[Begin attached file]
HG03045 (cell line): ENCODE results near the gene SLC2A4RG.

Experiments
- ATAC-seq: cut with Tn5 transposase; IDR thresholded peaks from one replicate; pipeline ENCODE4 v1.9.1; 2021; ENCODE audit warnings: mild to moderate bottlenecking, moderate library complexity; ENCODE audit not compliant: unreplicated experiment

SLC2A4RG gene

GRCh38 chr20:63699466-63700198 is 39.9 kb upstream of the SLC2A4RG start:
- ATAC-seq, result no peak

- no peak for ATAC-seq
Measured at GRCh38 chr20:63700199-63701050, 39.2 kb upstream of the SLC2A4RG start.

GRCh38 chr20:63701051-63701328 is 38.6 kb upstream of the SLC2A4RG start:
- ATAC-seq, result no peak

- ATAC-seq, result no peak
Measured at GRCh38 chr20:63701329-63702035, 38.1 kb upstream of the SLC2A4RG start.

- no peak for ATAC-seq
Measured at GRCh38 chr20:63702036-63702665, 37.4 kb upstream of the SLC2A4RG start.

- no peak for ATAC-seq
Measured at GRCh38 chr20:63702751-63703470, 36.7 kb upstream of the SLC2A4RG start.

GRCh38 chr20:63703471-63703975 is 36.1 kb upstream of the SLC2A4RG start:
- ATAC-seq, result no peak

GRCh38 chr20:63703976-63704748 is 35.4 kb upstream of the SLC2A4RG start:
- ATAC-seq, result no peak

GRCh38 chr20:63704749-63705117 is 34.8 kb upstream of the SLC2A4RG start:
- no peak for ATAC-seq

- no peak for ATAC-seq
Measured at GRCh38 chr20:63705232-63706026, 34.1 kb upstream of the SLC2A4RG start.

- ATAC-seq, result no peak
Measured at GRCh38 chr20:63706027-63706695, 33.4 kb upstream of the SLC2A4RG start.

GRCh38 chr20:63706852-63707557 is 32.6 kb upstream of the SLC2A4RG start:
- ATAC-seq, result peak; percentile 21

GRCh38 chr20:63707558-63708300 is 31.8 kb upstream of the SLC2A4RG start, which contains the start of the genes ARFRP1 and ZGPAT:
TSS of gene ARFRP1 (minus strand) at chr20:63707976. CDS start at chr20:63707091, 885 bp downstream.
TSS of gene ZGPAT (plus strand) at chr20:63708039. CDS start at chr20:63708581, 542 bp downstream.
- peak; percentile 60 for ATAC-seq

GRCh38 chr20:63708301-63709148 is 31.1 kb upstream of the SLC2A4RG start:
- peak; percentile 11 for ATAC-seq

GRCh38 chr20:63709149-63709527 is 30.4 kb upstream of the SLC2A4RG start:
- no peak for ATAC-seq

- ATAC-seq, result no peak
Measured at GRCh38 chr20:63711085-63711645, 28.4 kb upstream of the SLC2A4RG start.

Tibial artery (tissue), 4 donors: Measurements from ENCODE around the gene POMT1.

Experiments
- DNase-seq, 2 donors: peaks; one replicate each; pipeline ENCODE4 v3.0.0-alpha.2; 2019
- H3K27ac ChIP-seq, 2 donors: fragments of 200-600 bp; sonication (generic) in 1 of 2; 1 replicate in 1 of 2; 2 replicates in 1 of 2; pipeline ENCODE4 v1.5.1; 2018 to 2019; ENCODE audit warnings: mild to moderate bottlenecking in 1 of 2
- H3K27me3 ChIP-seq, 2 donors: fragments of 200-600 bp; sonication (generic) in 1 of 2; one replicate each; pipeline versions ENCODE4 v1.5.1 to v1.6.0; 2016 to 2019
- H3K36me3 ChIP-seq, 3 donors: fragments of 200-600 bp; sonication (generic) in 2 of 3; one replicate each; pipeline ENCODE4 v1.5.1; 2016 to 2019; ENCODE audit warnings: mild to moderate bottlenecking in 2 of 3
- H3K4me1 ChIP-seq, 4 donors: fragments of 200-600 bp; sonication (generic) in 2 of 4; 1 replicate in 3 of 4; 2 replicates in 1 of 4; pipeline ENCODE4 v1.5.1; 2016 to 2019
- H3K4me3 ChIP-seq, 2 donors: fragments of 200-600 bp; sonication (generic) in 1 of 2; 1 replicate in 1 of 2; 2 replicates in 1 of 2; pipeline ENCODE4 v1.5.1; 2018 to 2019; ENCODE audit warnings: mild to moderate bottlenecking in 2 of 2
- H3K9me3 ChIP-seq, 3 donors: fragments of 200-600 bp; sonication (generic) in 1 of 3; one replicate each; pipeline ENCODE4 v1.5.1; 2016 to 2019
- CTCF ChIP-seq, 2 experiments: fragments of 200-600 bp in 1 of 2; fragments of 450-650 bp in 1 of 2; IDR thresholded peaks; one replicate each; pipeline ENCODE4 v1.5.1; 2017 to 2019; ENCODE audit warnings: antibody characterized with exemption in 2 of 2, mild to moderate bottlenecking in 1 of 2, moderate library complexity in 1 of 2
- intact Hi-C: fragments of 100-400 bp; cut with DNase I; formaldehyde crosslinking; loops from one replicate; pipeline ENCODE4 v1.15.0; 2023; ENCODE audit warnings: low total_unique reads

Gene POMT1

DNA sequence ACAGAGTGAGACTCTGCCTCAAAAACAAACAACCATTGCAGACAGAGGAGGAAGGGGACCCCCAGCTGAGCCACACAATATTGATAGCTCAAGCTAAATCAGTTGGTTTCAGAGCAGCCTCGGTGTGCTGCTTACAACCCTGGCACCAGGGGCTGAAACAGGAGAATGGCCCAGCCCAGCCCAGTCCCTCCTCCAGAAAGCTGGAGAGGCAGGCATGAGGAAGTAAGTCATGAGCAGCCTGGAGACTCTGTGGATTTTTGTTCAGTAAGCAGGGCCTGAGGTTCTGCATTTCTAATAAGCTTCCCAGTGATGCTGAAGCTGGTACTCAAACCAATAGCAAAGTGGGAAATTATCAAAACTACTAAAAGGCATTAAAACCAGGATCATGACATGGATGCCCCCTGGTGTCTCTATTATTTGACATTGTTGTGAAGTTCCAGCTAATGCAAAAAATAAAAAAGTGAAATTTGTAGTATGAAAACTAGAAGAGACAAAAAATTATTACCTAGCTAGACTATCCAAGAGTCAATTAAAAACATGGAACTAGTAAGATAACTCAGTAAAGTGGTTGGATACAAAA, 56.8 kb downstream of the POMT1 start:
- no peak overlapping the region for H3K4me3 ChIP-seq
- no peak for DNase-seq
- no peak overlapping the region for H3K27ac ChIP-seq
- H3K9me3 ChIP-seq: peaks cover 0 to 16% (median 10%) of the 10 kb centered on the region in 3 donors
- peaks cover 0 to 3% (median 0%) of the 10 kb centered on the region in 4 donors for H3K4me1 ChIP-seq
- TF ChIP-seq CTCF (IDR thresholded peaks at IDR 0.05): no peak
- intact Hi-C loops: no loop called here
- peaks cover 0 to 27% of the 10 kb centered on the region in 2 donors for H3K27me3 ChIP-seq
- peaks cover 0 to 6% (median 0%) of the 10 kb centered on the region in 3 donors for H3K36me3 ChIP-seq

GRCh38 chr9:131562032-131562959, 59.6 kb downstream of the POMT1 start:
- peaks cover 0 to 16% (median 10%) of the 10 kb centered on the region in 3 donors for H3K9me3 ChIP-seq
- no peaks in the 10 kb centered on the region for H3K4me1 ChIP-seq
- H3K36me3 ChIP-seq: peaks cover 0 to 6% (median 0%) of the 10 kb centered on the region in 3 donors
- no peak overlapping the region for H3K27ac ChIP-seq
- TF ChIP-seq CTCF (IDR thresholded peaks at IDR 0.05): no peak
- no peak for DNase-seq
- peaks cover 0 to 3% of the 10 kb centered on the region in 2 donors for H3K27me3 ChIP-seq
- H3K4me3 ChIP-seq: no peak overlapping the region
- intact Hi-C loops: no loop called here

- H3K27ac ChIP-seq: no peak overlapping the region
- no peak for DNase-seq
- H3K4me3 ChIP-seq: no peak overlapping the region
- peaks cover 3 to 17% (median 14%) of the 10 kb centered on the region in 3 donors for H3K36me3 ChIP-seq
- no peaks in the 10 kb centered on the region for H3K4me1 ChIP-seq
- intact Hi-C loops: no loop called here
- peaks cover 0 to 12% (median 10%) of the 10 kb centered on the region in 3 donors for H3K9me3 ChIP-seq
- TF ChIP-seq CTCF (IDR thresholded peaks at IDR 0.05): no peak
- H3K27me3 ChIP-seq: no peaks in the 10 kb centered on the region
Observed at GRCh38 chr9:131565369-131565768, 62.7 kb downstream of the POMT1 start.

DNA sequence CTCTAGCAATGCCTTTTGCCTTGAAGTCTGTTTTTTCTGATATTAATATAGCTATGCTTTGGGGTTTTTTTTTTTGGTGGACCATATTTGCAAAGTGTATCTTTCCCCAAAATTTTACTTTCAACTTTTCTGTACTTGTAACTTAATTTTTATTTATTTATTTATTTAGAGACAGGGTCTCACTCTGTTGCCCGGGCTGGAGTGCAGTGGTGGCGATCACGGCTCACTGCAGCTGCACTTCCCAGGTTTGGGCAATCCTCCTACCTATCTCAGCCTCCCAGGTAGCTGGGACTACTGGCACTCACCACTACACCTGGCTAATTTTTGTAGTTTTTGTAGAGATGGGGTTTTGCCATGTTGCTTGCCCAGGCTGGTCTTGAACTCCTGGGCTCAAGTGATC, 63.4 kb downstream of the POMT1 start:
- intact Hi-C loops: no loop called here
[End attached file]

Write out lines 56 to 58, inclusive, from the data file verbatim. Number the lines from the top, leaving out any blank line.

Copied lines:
- peaks cover 0 to 3% (median 0%) of the 10 kb centered on the region in 4 donors for H3K4me1 ChIP-seq
- TF ChIP-seq CTCF (IDR thresholded peaks at IDR 0.05): no peak
- intact Hi-C loops: no loop called here